Enhancing Immunogenicity of Embryonic Stem Cells by Expression of GM-CSF

Friday, February 17, 2017
Exhibit Hall (Hynes Convention Center)
Allison Tu, duPont Manual High School, Louisville, KY
Antigenic similarity between tumor cells and embryonic cells has been recognized for many years. However, attempts to utilize these shared antigens as targets for immunotherapy treatments in cancer patients have achieved little success, mostly due to the development of tumor-induced immune tolerance. An alternative to this strategy is prophylactic vaccination against tumor antigens, inducing immunity before cancer develops. Prior research has shown that a vaccine consisting of allogeneic murine embryonic stem cells (ES-D3) with STO fibroblasts expressing adjuvant granulocyte macrophage-colony stimulating factor (GM-CSF) to enhance immunogenicity significantly reduces the outgrowth of implanted and induced lung carcinomas in mice.

As the previous vaccine contained whole STO fibroblasts and ES-D3 stem cells, it cannot be tested in humans due to the risk of teratoma development and other side effects. The objective of this research was to eliminate these whole cells and work towards a final version that could eventually be injected into humans. To this purpose, we expressed GM-CSF in ES-D3 cells by two different approaches, eliminating the need for GM-CSF-expressing fibroblasts.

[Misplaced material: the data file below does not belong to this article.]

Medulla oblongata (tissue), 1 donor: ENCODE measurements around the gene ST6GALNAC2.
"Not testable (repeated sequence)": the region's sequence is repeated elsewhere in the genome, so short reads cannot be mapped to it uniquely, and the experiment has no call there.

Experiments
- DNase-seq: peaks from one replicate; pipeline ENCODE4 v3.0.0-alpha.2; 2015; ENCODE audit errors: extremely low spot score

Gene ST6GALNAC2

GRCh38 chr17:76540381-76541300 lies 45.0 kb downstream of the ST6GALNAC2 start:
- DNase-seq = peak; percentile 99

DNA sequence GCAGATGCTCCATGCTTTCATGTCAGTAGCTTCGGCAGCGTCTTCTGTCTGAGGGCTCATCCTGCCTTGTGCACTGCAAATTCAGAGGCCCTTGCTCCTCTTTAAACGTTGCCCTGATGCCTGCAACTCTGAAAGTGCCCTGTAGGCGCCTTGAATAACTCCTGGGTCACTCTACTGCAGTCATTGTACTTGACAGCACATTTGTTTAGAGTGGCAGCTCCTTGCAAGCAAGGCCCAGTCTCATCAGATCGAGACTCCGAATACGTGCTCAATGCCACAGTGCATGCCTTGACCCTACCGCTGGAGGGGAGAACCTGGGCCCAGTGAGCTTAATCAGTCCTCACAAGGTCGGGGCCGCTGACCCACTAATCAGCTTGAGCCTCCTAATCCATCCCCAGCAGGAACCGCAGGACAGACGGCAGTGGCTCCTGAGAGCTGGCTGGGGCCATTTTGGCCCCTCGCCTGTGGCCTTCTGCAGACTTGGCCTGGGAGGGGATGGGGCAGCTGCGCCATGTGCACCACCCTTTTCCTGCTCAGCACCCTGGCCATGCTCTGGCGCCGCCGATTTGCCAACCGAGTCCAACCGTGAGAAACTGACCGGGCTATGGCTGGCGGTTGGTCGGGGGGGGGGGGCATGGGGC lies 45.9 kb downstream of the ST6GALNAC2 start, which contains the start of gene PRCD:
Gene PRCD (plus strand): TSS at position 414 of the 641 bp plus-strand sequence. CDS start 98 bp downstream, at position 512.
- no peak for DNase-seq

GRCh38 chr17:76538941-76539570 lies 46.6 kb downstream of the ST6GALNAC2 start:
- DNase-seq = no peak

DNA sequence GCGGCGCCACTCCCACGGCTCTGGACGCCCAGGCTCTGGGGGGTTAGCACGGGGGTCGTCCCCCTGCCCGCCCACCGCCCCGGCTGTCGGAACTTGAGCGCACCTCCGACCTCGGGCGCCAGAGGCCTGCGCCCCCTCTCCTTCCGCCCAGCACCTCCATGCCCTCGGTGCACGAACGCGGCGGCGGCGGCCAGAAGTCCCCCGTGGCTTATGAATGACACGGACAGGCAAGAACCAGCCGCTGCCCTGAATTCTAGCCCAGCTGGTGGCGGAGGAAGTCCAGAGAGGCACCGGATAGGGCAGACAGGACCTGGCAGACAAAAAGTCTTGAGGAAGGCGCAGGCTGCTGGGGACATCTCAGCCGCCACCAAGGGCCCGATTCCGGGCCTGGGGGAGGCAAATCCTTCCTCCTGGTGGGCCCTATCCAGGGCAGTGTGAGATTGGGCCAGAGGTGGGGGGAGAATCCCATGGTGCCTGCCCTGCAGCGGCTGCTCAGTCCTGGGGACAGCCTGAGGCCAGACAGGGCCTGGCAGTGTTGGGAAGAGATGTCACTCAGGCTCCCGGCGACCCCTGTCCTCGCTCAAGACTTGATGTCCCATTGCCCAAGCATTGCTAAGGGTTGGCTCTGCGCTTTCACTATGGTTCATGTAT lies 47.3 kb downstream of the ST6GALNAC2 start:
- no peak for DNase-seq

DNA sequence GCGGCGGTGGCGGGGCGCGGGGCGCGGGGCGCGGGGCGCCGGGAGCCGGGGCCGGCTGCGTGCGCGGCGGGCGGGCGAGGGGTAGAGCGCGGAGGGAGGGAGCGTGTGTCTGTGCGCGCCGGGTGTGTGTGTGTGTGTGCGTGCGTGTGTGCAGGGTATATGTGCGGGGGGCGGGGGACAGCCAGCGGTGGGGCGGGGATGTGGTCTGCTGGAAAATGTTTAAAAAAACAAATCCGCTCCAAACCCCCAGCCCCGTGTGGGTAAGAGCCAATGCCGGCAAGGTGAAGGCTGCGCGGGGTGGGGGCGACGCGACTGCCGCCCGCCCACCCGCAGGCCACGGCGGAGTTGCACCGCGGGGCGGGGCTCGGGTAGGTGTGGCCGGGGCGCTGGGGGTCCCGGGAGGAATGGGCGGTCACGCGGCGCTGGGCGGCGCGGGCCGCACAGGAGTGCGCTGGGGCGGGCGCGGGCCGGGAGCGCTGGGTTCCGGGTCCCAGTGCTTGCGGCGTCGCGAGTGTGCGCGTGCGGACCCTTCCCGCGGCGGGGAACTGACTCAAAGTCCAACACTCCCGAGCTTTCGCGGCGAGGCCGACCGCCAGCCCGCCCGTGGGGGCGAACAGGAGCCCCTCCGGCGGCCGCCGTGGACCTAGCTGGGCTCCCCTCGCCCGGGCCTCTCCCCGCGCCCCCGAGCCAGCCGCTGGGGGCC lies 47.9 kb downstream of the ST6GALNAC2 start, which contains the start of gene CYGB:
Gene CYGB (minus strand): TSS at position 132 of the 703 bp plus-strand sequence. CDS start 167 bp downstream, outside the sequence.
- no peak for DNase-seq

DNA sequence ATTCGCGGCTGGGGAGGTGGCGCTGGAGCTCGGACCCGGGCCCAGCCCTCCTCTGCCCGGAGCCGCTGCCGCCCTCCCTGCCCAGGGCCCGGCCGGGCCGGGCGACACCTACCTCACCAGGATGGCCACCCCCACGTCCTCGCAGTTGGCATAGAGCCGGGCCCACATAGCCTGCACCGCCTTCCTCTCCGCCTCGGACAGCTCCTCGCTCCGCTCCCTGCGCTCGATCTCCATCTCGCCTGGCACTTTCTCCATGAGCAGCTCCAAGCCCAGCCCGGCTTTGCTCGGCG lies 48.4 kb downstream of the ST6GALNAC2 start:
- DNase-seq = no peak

To improve the vaccine, we stably over­expressed GM-­CSF in ES-­D3 cells through two methods: transfection (selected by GFP) and lentiviral infection (selected by puromycin) to eliminate the need for STO fibroblasts. GM-CSF expression was confirmed by ELISA, which confirmed that appreciable concentrations of GM-CSF were obtained through these methods. Transfected cells showed GM-CSF concentrations only slightly lower than concentrations from the original STO fibroblasts, while lentivirally infected cells showed concentrations slightly higher than the STO fibroblasts. Additionally, we confirmed that ES-D3 cells maintained their pluripotency, and therefore their shared tumor antigens, through immunofluorescence and flow cytometry evaluating levels of SSEA-1, a murine stem cell marker for pluripotency, Oct-3/4, a murine transcription factor, and SSEA-4, a murine stem cell marker for differentiation. GM­-CSF expression did not appear to modulate pluripotency of ES­D3 cells, as shown by high-level expression of SSEA­1 and Oct­3/4 as well as low-level expression of SSEA­4 in GM­-CSF-­expressing ES­D3 cells.

Vaccine adjuvant GM-CSF was stably over-expressed in ES-D3 cells by two different approaches: transfection (selected by GFP) and lentiviral infection (selected by puromycin). Over-expression was very successful on two fronts, with GM-CSF-expressing ES-D3 cells showing appreciable concentrations of GM-CSF as well as maintained pluripotency. These results indicate that GM-CSF-expressing ES-D3 cells could be used to produce a new generation of anti-cancer vaccines.

Grant Support:

This work was supported by the James Graham Brown Cancer Center Summer Research Internship Program.